U.S. District Judge Reopens Talks on Bellaire Bridge
District judge wants something done with decrepit Bellaire span
BENWOOD — More than 27 years since the last vehicle crossed the Bellaire Bridge — and after ownership changes, lawsuits, controversies involving elected officials, and several instances of falling debris — a federal judge is resuming talks which may finally result in its removal.
Benwood Police Chief Frank Longwell said Thursday he believes the city has the authority to condemn the bridge and take over its liability. He said city leaders would likely do this, as long as they can recover the financial costs associated with removing the bridge.
It had been more than two years since there was any discussion about the bridge, but U.S. District Court Judge Algenon L. Marbley suddenly called a meeting in his courtroom on Feb. 22 to discuss how best to take down the bridge, Longwell said. Longwell was invited to the meeting, as were representatives of the of the Ohio Attorney General’s Office, the Ohio Department of Transportation, the West Virginia Division of Highways, the U.S. Coast Guard and Norfolk Southern Railway.
Not present was owner Lee Chaklos, who filed for Chapter 7 bankruptcy in 2014.
According to Longwell, the U.S. Coast Guard may be willing to allow the bridge’s pillars to remain standing in the Ohio River — and allow these to used as docking areas for barges. Current industrial activity on both the Benwood and Bellaire sides of the river has made for congestion in the area, and resulted in a need for more docking areas.
This would cut as much as $1 million from the cost of demolishing the bridge, according to Longwell. The price had been estimated at about $3 million.
As much as $2 million in liens presently against the bridge could be excused if the city of Benwood steps forward.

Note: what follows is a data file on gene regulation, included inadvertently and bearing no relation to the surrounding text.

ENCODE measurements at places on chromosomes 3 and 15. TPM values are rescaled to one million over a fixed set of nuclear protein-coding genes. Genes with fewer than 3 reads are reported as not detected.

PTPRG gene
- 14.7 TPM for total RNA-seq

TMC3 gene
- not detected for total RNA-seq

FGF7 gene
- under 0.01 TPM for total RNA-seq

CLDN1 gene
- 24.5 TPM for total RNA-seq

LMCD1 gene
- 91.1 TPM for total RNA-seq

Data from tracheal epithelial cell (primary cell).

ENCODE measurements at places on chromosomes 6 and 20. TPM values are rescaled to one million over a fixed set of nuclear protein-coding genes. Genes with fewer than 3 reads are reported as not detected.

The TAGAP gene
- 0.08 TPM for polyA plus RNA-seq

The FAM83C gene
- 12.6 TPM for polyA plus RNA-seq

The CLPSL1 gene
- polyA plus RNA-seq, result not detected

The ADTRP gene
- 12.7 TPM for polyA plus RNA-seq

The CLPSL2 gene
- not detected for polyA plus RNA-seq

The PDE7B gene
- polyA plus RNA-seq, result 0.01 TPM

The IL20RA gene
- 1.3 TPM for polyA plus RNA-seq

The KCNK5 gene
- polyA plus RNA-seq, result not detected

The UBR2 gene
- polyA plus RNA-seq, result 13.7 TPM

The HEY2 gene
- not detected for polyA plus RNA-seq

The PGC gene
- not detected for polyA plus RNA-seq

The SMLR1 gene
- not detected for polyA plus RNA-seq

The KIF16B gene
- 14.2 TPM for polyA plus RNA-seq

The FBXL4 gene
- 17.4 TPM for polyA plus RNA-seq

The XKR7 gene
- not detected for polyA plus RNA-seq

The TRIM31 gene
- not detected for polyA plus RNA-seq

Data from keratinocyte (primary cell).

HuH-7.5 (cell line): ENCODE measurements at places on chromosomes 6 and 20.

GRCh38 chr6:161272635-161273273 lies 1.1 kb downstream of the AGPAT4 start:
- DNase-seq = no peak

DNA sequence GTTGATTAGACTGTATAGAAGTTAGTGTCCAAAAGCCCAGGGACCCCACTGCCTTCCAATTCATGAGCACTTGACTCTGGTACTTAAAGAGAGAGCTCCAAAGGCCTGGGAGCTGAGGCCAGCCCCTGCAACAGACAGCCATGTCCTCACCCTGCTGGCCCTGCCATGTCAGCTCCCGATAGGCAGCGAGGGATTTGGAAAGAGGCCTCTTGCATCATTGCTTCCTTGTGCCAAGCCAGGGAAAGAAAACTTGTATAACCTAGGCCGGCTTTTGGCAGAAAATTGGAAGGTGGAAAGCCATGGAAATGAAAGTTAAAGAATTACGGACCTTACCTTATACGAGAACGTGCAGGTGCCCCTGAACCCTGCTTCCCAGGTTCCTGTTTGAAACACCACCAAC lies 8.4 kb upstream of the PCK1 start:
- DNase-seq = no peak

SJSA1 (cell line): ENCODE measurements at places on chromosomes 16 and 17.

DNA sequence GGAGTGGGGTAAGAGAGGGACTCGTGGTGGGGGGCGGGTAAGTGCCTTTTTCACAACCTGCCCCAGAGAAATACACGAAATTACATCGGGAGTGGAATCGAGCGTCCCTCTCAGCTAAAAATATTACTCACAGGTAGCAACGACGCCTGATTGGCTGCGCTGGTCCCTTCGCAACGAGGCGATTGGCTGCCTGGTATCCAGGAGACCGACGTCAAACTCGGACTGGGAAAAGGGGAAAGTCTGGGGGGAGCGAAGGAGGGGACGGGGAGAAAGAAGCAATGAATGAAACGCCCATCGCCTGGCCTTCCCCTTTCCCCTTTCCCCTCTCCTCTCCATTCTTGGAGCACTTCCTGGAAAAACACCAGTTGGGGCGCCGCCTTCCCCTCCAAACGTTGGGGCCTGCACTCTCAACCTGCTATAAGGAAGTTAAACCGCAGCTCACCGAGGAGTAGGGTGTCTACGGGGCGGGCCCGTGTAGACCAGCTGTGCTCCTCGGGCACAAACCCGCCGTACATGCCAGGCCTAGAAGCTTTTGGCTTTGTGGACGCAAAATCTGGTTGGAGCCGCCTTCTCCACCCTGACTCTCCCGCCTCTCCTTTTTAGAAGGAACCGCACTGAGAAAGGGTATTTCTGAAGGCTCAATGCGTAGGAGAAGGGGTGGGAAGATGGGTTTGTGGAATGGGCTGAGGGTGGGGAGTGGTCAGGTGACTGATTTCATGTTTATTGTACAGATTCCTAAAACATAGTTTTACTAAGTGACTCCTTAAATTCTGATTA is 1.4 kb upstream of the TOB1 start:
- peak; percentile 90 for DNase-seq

The three liens against the bridge collectively total $2,126,400, and include obligations to DAC Audit Services of Clarkston, Mich. of $800,000; RFK Enterprises of New Castle, Pa. for $1,206,400; and Scrap Dynamics Corp. of Aurora, Ohio, for $100,000.
“We felt we could get the liens waived off the bridge if the city would condemn the bridge,” Longwell said. “But by condemning the bridge, that means we would take liability for the bridge — and that’s something we wouldn’t want to do unless there is a plan in place where we would be successful in removing the bridge.”
Benwood could significantly cut the cost of demolition by recycling the metal and concrete contained within the span, he said.
The price of metal “has gone up quite a bit” in recent years, and a local recycler who has done similar work could likely be willing to take on the work of salvaging the 5,200 tons of metal in the bridge, he said. The Bellaire Bridge is actually constructed of a higher grade metal that is in demand, according to Longwell.
“And the concrete decking — we believe we could have that recycled nearby,” he said. “That would be a huge cost-cutting measure if we could recycle the decking.”
Marbley has ordered that a plan and cost for dismantling be created, and he promised to look for federal resources to help pay for the demolition, Longwell said.
“At some point, he is going to call us all back to his courtroom to crunch some numbers,” Longwell said.